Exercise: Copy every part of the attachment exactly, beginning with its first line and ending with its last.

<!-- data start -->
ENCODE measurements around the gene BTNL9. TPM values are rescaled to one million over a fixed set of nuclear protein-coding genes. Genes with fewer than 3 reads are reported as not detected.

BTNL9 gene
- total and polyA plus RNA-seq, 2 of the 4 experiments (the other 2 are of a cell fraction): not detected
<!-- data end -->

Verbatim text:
ENCODE measurements around the gene BTNL9. TPM values are rescaled to one million over a fixed set of nuclear protein-coding genes. Genes with fewer than 3 reads are reported as not detected.

BTNL9 gene
- total and polyA plus RNA-seq, 2 of the 4 experiments (the other 2 are of a cell fraction): not detected